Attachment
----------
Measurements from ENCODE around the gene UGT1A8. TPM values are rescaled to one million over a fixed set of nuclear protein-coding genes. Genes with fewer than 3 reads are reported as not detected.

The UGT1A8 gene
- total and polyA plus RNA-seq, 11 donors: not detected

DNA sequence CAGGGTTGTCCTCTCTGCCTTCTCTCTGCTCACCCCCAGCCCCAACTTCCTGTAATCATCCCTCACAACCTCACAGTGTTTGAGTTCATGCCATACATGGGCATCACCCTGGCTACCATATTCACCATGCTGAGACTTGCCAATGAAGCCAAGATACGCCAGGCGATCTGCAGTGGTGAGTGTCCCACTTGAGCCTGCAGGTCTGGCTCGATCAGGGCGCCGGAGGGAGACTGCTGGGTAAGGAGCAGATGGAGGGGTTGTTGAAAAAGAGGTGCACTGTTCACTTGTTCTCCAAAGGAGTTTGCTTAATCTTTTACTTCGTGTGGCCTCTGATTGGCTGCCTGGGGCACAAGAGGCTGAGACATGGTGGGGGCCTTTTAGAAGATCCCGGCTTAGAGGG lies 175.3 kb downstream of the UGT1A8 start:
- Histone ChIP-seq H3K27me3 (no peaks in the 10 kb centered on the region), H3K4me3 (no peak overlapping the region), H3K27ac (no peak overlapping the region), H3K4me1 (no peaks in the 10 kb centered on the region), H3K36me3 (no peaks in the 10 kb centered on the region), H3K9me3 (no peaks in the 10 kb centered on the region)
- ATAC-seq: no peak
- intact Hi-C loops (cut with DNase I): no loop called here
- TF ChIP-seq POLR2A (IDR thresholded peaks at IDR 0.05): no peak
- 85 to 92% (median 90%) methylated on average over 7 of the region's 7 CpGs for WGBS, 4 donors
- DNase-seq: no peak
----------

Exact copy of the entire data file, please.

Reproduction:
Measurements from ENCODE around the gene UGT1A8. TPM values are rescaled to one million over a fixed set of nuclear protein-coding genes. Genes with fewer than 3 reads are reported as not detected.

The UGT1A8 gene
- total and polyA plus RNA-seq, 11 donors: not detected

DNA sequence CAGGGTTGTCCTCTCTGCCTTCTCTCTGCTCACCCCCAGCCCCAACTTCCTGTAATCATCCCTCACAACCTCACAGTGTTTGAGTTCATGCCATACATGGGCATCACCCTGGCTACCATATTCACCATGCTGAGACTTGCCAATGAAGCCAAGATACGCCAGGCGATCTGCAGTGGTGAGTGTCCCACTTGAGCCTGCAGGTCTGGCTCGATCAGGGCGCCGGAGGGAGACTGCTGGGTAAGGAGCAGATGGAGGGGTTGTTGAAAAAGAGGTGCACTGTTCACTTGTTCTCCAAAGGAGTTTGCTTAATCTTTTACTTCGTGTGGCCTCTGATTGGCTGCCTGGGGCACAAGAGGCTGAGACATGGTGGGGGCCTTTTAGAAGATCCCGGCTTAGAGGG lies 175.3 kb downstream of the UGT1A8 start:
- Histone ChIP-seq H3K27me3 (no peaks in the 10 kb centered on the region), H3K4me3 (no peak overlapping the region), H3K27ac (no peak overlapping the region), H3K4me1 (no peaks in the 10 kb centered on the region), H3K36me3 (no peaks in the 10 kb centered on the region), H3K9me3 (no peaks in the 10 kb centered on the region)
- ATAC-seq: no peak
- intact Hi-C loops (cut with DNase I): no loop called here
- TF ChIP-seq POLR2A (IDR thresholded peaks at IDR 0.05): no peak
- 85 to 92% (median 90%) methylated on average over 7 of the region's 7 CpGs for WGBS, 4 donors
- DNase-seq: no peak